It was a nice weekend, overcast but warm. I felt like I was coming out of hibernation at last and I was up for a climb. I met Lee and her dog, Piper, and we drove down to the southern tip of Whidbey Island to the Dorothy Cleveland Trail. Her friend, Jan Smith, spoke of Dorothy shortly after her death in January 2000, “She had a spirit of adventure. She had a ton of energy.” You would need it for this trail that goes up and up and up for ¾ of a mile.
I remember Dorothy Cleveland as a community organizer whose name was always in the paper hosting events for the League of Women Voters, or chairing a meeting of the Soroptimist, or the Langley City Council, or one of the many other organizations she put her energy into. She drove a little red MG Midget with a license plate that read “GoByBus” and helped start Island Transit. She was an elected member of the South Whidbey Port Commission. So this trail, owned by the Port of South Whidbey at Possession Beach Waterfront Park, is a fitting tribute to her legacy.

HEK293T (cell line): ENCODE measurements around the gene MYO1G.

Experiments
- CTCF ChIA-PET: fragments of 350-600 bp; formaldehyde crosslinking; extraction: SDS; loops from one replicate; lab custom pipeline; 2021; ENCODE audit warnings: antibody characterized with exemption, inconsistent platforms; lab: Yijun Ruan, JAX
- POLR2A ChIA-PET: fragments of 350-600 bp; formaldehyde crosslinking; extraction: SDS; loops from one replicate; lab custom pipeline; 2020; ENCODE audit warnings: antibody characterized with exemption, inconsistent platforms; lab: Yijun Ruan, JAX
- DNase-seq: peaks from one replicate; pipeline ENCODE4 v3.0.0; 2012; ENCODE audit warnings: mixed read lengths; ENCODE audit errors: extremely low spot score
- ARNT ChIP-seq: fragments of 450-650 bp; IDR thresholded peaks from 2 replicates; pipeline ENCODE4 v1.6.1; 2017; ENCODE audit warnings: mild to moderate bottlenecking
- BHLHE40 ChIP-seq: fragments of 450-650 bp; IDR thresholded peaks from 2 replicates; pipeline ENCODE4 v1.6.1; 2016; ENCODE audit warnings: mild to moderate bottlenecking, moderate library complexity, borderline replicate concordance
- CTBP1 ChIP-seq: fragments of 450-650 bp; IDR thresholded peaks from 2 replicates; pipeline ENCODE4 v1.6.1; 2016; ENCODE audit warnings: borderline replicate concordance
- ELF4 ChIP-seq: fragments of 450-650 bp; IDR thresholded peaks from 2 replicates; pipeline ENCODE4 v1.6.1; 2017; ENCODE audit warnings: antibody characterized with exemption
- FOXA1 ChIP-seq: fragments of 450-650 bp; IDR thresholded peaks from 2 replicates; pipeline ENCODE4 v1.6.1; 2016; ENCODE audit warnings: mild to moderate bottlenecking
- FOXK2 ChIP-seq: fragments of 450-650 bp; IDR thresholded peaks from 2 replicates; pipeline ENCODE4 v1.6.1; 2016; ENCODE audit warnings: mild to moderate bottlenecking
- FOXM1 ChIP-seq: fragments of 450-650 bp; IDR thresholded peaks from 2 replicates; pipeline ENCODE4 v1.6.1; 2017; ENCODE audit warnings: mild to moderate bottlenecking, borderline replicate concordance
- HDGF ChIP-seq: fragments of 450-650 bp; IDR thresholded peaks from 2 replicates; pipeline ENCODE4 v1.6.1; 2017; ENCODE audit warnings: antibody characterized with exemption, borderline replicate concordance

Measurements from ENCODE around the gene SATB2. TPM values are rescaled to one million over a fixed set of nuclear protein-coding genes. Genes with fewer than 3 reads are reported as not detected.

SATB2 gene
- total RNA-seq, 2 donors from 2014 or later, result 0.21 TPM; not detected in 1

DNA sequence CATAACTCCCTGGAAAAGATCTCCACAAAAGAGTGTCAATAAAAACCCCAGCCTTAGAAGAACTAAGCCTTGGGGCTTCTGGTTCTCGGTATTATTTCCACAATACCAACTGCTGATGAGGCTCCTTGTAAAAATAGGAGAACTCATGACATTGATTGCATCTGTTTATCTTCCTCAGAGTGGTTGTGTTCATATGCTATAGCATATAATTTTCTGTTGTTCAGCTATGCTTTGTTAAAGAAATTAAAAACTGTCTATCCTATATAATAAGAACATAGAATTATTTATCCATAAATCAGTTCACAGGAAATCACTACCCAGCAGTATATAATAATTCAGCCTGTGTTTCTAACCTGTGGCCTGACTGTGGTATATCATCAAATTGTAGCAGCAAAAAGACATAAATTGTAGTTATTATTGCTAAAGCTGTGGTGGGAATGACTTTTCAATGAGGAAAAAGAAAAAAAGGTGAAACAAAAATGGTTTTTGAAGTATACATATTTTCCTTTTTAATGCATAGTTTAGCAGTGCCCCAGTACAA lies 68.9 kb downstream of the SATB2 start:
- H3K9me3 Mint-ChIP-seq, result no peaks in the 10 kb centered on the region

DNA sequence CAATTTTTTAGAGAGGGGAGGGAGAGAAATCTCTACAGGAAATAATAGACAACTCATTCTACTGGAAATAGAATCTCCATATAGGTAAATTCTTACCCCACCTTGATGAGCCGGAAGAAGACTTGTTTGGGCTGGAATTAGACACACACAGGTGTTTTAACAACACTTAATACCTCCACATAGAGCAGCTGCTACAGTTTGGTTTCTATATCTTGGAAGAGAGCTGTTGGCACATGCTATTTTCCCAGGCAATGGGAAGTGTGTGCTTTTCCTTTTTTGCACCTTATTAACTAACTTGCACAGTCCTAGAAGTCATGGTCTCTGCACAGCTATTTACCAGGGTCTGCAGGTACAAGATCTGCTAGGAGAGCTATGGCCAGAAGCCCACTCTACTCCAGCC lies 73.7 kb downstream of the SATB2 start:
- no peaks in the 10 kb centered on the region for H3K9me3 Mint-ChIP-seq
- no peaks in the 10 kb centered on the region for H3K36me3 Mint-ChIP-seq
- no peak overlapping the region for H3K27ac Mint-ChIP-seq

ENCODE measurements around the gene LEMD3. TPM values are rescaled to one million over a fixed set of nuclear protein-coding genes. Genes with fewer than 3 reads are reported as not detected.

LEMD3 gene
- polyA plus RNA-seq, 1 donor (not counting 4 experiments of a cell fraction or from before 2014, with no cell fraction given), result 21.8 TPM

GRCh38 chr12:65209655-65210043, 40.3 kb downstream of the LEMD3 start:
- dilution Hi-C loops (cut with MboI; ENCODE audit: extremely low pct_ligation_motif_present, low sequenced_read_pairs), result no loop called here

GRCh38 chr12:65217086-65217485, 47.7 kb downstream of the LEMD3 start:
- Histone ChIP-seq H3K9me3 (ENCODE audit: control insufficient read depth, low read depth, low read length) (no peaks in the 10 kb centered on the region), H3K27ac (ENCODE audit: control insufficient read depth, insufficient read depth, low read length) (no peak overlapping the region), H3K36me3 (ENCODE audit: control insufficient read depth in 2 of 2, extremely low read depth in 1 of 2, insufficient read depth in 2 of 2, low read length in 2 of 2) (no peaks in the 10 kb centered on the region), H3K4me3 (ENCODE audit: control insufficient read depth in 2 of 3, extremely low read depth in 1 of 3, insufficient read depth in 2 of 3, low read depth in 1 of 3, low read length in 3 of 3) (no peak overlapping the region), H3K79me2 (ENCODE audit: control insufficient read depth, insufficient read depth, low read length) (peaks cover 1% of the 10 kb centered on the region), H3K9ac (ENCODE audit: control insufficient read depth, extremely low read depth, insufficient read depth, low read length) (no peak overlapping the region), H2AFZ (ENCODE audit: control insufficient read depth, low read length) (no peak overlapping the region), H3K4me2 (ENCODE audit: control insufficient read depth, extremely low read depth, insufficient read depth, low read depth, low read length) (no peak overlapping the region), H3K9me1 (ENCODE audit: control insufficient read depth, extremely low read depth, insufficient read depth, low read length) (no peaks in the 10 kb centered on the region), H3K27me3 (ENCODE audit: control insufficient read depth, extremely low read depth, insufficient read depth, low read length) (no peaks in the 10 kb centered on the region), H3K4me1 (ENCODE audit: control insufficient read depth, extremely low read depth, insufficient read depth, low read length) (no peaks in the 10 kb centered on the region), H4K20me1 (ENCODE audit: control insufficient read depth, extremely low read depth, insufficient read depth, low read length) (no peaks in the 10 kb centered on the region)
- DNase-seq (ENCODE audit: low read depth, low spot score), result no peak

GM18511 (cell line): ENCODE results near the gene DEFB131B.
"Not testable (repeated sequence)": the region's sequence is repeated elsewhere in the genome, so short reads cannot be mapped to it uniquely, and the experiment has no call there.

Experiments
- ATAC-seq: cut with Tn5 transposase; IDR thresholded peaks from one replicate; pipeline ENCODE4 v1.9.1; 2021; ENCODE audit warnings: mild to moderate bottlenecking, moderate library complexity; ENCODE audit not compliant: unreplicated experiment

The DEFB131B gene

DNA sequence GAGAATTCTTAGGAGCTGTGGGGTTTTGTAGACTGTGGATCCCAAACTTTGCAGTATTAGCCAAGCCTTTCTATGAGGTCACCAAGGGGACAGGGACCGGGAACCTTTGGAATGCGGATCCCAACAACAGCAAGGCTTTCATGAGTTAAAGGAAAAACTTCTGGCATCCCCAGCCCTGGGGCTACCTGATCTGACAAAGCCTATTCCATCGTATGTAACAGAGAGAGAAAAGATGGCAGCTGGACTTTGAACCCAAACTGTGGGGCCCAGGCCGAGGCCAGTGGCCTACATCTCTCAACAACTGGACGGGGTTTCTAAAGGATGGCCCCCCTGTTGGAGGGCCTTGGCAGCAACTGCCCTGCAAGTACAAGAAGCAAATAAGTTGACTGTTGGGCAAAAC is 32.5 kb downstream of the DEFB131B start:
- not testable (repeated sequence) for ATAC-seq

Lee put a leash on Piper and we took the sidewalk below the caretaker’s house, across the road and over the bridge to the kiosk. A poster showed how the trail twists and turns and suggests a few birds you might see, but the 390 foot climb looks pretty flat on paper. Soon I was envious of Piper’s tendency to pull Lee on the leash. I stopped frequently to take pictures and catch my breath. It has been a long winter.